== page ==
“However, if the woman does not express a preference, hospitals are allowed to dispose of the pregnancy remains along with clinical waste. We feel this is wrong. It seems to assume that not making a decision means not caring and doesn’t take account of the distress and difficulty that many women go through in having to make this decision.  Some women come back years after their loss to ask what happened to the remains of their baby.

“Added to that, the guidance refers several times to ‘sensitive incineration’, when current practice means that there is no such thing, as almost all incineration of clinical waste takes place away from the hospital. Unless there is someone who can ensure that these remains are incinerated in a dignified way, completely separate from clinical waste, we believe that this description is simply untrue and shouldn’t be used.

“We hope the government ministers responsible for this area will reconsider, and follow the admirable lead of the Scottish Government, which has created much better guidance. In the meantime, we can only hope that hospital managers will themselves decide to practise the best possible standards in this sensitive area.”



For further information please contact:

Ruth Bender Atik, National Director of the Miscarriage Association

Tel: 01924 200795 / 07527 070046 ruth@miscarriageassociation.org.uk

Notes to editors

Background to the Miscarriage Association statement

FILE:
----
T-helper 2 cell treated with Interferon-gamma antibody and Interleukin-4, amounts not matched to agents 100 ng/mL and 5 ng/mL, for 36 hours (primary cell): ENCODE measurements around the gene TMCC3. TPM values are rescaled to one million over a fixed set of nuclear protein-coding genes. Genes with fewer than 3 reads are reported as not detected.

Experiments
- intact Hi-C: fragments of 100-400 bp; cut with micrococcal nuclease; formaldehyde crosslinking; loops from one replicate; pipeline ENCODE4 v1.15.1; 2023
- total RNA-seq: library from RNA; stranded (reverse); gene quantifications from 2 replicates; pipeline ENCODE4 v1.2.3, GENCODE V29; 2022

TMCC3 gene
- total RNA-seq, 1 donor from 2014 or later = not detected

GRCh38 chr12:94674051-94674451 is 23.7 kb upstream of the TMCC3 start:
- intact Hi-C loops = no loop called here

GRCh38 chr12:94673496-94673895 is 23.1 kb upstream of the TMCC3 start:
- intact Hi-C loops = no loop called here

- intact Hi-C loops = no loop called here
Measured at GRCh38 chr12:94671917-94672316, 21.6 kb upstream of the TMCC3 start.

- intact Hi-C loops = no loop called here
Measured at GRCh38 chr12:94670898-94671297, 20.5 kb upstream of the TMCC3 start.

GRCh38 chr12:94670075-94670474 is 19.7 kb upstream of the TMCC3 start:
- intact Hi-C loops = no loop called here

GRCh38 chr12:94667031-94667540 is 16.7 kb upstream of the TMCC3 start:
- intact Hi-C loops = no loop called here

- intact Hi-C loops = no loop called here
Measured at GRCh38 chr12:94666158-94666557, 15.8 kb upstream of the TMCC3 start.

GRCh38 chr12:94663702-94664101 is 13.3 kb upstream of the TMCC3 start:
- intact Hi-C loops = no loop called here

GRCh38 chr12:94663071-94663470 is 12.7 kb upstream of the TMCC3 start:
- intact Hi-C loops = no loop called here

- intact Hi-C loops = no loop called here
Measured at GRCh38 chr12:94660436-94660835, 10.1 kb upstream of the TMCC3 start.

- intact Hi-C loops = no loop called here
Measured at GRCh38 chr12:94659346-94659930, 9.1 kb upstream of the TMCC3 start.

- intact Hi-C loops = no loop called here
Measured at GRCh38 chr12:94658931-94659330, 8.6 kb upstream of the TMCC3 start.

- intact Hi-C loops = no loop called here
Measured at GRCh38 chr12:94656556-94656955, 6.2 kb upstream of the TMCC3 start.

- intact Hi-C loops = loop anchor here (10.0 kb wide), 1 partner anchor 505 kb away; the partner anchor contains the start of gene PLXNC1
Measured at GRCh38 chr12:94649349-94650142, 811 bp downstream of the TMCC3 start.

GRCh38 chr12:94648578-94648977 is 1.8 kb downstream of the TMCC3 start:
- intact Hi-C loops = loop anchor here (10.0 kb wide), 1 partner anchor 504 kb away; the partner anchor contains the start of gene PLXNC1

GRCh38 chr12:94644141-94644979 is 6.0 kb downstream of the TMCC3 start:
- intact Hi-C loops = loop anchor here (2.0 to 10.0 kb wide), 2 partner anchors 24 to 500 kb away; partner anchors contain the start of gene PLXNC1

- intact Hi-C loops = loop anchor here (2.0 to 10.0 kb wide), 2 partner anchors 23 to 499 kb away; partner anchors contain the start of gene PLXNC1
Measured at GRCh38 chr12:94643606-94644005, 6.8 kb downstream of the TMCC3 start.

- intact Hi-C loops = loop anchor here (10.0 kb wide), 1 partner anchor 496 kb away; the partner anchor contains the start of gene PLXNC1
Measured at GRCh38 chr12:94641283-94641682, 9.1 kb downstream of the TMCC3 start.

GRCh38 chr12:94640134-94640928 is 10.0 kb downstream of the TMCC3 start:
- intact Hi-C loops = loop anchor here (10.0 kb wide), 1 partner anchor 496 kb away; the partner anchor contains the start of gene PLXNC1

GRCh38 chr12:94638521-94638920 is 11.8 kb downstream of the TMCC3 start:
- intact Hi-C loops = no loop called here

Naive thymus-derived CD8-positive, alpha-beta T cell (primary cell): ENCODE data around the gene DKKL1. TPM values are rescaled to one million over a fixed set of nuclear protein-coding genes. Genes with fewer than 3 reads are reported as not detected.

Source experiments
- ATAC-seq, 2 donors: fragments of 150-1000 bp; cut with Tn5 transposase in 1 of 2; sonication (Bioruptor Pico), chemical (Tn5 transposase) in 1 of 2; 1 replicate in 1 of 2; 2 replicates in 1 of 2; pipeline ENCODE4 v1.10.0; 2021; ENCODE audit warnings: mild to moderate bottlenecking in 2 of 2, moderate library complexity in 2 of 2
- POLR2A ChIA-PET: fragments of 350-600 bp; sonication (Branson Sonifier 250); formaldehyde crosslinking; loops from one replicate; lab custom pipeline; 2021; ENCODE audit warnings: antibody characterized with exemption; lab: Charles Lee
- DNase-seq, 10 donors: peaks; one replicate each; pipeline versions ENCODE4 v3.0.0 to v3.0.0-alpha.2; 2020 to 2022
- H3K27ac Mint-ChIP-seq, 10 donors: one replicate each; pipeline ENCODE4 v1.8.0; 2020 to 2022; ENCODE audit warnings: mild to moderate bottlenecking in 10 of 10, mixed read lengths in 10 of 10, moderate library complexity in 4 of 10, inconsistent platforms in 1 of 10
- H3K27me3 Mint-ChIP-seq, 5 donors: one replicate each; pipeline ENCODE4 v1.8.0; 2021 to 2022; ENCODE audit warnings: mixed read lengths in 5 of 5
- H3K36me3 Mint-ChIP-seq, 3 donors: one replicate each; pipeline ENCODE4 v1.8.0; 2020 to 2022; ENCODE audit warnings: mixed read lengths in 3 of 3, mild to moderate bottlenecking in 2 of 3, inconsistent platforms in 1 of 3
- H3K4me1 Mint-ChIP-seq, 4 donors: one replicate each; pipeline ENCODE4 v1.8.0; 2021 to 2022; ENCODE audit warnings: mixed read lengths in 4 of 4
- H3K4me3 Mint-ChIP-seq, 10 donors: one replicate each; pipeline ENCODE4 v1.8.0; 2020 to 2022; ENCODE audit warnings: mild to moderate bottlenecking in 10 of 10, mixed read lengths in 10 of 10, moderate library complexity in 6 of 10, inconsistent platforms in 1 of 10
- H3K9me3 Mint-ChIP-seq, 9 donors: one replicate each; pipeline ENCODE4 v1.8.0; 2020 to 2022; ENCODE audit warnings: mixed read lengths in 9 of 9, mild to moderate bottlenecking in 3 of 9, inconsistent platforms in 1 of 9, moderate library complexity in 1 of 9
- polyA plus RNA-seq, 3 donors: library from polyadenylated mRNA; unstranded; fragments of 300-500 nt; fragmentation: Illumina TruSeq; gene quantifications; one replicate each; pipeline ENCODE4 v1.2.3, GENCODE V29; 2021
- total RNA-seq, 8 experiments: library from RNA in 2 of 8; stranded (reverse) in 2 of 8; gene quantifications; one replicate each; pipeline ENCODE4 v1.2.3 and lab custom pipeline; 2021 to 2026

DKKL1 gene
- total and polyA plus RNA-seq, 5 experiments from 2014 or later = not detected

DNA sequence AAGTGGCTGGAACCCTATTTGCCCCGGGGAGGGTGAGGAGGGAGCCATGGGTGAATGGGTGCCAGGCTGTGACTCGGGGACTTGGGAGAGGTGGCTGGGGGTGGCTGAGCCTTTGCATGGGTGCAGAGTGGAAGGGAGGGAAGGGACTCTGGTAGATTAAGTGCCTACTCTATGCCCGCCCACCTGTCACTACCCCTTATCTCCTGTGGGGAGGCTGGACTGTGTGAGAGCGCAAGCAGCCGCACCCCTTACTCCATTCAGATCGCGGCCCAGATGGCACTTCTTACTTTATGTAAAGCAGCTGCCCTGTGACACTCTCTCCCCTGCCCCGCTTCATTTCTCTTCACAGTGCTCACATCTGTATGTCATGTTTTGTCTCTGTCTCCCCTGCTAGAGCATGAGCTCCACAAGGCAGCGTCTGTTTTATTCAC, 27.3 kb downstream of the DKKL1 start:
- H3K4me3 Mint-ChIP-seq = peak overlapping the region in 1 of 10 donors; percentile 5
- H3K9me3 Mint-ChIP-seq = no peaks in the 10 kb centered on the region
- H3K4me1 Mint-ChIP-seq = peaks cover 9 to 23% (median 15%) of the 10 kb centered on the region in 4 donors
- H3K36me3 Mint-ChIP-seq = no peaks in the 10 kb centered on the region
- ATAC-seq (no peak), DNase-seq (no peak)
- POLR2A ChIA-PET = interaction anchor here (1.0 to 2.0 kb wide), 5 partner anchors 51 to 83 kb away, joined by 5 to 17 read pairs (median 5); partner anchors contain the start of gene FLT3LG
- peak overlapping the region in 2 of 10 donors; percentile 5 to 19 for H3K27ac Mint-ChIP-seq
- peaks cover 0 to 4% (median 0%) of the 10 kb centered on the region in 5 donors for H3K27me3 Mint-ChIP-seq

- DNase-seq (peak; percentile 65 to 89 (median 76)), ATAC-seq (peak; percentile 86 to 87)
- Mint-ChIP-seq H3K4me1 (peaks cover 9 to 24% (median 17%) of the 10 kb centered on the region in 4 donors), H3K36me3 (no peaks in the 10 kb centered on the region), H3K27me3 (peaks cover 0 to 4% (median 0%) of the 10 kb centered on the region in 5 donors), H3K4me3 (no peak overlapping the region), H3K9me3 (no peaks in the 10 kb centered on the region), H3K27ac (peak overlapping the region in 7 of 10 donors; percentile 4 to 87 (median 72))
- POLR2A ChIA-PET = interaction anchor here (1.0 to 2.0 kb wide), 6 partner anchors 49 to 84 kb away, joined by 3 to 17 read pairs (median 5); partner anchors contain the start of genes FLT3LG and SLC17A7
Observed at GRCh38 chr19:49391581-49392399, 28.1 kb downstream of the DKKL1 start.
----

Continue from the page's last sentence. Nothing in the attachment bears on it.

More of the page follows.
Most people would rather not think about what happens to the remains of pregnancies following miscarriage, ectopic or molar pregnancy or termination.  For many of those affected by pregnancy loss, however, it matters greatly – even many years later – to know that these remains are disposed of with respect and sensitivity.

Sadly, this is not always the case, as we have noted before.  While previous guidance has recommended that hospitals arrange for pregnancy remains to be cremated or buried, some pregnancy remains are still disposed of along with clinical waste.  This is not illegal but it cannot be described as sensitive or respectful.

We were therefore delighted that the Human Tissue Authority was tasked last year with drawing up new guidance for hospitals and clinics on the disposal of remains of pregnancies ending before 24 weeks’ gestation.  We felt this was an opportunity to clarify the legal position and make recommendations that would drive up the standard of care on this sensitive issue, as has been done recently in Scotland.

Much to be welcomed

There is much to be welcomed in this guidance.  First and foremost it emphasises the need for pregnancy remains to be treated with dignity, sensitivity and respect, however early in pregnancy that loss occurred.